Today has been overcast and so the wind has been very cool. Helen started partially clad, for her, and steadily added layers as we went on. The canal seems to be shallow, especially when compared with the South Yorkshire Navigations and the River Trent!
Helen now has a little step so she can see where she is going. I thought she would do better to wear her glasses, but what do I know.
The canal winds away round the hill with the land sloping away on one side to the flat carr lands with the odd farm dotted about. We followed a kingfisher but it didn't oblige us by sitting still long enough for a photograph. At Shaw lock we came across another boat at the foot of the lock and thought that we would have somebody to share with, but it turned out to be a boat trainer with a couple being tutored and he wanted to have the lock to themselves so waved us through. It wasn't easy as their bow was sticking out with only the one gate open and a by wash pushing me too. I'm glad I didn't scratch their boat.
The canal at bridge 75 near Gringley on the Hill.
We decided to stop at Drakeholes after the tunnel. We got there and there were two boats moored their and we squeezed on feeling a little guilty as there was a winding hole there too. However before we had had our lunch the two had moved on so we could move well clear as we knew the training boat was winding here. Drakehole tunnel is only short but has a left hand turn straight after, at the berths. The moorings used to be a wharf where goods were transshipped between boats and road transport. Just up the hill is a big old building that was a pub and was the site of an old stage coach house.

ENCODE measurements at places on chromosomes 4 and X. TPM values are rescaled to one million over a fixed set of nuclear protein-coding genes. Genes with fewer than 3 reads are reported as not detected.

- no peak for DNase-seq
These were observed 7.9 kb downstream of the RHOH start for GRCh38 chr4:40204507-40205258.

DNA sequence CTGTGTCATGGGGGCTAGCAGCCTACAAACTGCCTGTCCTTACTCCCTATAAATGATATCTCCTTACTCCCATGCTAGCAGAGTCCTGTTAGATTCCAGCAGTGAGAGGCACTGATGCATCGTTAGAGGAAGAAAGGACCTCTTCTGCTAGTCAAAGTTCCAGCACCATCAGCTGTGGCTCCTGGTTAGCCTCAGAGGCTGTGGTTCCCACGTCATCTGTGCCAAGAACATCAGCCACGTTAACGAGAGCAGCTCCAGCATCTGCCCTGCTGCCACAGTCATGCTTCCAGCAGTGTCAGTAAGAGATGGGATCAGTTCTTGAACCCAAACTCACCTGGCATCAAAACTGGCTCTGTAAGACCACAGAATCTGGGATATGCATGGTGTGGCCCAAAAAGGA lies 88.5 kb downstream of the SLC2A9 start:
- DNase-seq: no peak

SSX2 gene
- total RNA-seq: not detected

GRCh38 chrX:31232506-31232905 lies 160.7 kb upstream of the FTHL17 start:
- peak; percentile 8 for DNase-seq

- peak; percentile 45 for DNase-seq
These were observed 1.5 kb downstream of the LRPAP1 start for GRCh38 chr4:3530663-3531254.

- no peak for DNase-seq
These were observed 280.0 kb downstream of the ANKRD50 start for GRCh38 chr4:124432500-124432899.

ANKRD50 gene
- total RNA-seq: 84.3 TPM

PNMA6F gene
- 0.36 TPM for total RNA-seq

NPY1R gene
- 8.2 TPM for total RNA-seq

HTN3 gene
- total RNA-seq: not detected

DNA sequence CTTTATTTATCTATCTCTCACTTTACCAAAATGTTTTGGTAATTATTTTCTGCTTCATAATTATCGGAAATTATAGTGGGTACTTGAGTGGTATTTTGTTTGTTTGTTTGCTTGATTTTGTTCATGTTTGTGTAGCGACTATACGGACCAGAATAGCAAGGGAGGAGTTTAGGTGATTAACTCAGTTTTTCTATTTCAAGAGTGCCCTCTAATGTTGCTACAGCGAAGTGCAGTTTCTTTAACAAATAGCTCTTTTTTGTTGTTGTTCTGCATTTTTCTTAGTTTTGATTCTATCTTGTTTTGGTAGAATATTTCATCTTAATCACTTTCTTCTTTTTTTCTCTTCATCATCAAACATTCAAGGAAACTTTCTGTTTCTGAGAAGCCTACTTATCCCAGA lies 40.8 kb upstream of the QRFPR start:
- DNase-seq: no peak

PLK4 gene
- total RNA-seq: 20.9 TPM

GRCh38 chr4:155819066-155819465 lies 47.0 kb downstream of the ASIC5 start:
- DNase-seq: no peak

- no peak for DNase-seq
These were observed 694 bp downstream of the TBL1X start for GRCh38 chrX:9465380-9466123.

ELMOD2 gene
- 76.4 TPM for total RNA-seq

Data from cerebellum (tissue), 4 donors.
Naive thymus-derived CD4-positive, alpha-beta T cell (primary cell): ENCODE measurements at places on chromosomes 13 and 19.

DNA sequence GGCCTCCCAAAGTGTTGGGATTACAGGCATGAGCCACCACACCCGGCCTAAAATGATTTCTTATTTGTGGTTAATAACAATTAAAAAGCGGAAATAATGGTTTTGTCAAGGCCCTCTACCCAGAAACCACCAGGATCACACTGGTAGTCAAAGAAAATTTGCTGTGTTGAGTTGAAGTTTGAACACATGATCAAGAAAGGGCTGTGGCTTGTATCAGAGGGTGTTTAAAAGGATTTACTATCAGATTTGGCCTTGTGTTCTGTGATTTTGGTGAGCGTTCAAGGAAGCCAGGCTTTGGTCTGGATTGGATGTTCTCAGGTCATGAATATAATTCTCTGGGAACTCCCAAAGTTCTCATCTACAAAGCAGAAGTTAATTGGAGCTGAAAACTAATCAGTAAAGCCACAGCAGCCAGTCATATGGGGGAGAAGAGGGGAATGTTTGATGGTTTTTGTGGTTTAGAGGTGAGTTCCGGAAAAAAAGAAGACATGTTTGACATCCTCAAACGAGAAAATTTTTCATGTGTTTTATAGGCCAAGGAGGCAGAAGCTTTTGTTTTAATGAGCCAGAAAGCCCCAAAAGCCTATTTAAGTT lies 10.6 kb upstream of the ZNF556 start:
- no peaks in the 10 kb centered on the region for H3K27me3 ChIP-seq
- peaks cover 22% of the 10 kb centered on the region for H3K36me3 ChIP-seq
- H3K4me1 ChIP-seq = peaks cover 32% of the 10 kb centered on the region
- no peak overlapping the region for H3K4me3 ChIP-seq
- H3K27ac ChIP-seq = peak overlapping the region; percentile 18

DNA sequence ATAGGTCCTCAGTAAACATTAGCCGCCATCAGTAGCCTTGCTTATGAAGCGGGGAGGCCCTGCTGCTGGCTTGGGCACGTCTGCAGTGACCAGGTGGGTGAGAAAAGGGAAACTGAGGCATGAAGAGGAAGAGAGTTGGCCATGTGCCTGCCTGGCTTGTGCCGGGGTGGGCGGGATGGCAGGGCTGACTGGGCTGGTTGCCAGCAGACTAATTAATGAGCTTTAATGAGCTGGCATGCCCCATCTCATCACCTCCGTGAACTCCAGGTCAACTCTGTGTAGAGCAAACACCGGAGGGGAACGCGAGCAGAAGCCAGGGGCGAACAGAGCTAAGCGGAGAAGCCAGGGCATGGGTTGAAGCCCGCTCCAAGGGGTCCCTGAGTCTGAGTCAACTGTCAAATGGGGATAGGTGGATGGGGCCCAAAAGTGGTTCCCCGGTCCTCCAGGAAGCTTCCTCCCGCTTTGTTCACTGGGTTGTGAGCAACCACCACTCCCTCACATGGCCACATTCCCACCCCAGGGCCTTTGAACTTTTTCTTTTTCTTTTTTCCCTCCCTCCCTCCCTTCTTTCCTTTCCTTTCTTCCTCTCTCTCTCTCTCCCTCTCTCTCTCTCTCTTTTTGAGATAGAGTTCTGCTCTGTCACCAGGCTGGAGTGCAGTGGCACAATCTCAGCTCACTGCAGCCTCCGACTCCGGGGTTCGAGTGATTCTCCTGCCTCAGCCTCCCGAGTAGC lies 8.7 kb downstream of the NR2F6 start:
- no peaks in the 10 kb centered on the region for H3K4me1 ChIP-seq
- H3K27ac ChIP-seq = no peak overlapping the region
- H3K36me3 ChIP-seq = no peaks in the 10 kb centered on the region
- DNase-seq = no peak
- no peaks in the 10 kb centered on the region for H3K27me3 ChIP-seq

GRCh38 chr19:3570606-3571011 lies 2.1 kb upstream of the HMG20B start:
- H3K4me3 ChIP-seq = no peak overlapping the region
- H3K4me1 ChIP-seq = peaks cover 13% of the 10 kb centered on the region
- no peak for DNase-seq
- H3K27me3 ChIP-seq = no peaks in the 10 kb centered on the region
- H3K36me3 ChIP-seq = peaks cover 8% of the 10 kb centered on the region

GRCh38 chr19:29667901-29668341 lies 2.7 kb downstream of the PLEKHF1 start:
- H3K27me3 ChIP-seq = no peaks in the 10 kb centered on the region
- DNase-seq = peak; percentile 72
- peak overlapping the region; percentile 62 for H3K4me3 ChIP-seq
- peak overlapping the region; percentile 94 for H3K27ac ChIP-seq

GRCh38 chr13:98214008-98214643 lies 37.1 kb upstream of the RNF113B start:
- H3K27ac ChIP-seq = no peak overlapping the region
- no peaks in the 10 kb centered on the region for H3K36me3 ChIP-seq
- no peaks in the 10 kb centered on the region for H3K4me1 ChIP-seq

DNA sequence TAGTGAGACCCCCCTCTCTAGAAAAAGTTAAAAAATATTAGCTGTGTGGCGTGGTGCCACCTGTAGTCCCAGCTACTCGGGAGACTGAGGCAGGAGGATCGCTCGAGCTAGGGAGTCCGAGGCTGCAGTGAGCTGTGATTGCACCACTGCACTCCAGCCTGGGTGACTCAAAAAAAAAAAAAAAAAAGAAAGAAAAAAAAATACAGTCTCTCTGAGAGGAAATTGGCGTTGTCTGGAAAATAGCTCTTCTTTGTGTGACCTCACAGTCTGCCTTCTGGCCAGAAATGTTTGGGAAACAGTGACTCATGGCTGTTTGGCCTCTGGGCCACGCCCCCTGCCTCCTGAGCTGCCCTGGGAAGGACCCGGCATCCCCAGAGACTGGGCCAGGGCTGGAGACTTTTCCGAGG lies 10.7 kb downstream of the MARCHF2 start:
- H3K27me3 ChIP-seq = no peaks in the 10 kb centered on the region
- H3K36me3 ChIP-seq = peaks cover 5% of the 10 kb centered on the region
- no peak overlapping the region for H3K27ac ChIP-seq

After lunch we decided to go for a walk to see the estate village of Wiseton. The later day Hall is hidden behind a wall but seems to belong to Richard Budge who was 'King Coal' at one time after the NCB privatisation. It seems to have gone wrong since then but by the looks of things he still has a bob or two.
One of the Wiseton Estate cottages.
It seems that there is a training stables here too as we could see a gallop in the fields next to the canal and in the village is a beautiful stable block. I'm not sure if it is still for horses as it looks more like homes and all the other buildings in the village have been converted too.
As we have been coming up the cut we have seen some black headed grass that I don't recall having seen before. I have taken a picture and will try to identify it latter.